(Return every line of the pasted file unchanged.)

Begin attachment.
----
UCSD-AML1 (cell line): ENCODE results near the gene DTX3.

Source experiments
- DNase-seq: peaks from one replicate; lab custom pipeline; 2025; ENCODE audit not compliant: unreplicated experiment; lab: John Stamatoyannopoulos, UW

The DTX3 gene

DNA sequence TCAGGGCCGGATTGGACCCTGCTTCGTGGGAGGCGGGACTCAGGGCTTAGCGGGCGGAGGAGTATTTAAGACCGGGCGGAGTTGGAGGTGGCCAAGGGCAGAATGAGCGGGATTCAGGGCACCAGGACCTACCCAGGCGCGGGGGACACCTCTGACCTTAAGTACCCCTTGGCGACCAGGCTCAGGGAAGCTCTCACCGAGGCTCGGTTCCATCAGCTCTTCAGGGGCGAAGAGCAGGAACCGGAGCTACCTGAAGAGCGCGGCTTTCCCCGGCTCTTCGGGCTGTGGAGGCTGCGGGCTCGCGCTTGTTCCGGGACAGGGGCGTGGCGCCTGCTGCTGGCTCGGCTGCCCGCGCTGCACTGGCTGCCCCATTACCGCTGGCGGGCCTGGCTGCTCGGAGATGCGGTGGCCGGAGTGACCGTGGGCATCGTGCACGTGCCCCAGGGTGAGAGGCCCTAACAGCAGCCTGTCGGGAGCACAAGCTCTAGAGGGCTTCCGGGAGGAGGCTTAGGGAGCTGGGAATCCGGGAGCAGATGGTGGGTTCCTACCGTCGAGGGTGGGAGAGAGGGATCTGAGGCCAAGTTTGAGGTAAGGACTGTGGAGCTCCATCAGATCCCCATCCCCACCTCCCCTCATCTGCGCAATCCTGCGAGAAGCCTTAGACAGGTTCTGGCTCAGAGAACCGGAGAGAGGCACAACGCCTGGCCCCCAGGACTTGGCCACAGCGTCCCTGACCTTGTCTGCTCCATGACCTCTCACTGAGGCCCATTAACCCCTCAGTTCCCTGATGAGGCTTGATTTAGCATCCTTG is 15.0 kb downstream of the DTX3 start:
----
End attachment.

UCSD-AML1 (cell line): ENCODE results near the gene DTX3.

Source experiments
- DNase-seq: peaks from one replicate; lab custom pipeline; 2025; ENCODE audit not compliant: unreplicated experiment; lab: John Stamatoyannopoulos, UW

The DTX3 gene

DNA sequence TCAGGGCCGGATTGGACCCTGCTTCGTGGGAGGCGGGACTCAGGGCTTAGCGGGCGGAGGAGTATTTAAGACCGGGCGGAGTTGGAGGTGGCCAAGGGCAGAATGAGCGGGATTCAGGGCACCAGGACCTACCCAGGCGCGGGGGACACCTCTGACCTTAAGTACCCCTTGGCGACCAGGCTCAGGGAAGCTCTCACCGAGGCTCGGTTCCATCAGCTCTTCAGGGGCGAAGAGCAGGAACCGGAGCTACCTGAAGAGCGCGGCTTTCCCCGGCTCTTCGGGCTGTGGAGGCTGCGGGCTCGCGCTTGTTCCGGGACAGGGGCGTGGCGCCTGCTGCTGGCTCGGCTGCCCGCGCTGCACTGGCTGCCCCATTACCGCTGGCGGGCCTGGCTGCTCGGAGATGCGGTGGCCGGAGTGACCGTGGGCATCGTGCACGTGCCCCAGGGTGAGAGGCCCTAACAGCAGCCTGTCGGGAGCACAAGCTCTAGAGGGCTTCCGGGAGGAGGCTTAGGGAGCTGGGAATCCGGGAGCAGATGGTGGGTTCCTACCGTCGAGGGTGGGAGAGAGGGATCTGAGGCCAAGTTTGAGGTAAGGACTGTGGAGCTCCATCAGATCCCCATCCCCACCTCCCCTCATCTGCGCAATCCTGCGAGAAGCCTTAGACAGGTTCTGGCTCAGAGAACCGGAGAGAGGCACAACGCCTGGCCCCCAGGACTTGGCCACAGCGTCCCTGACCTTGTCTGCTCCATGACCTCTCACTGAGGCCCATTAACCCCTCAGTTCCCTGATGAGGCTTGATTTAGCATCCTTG is 15.0 kb downstream of the DTX3 start: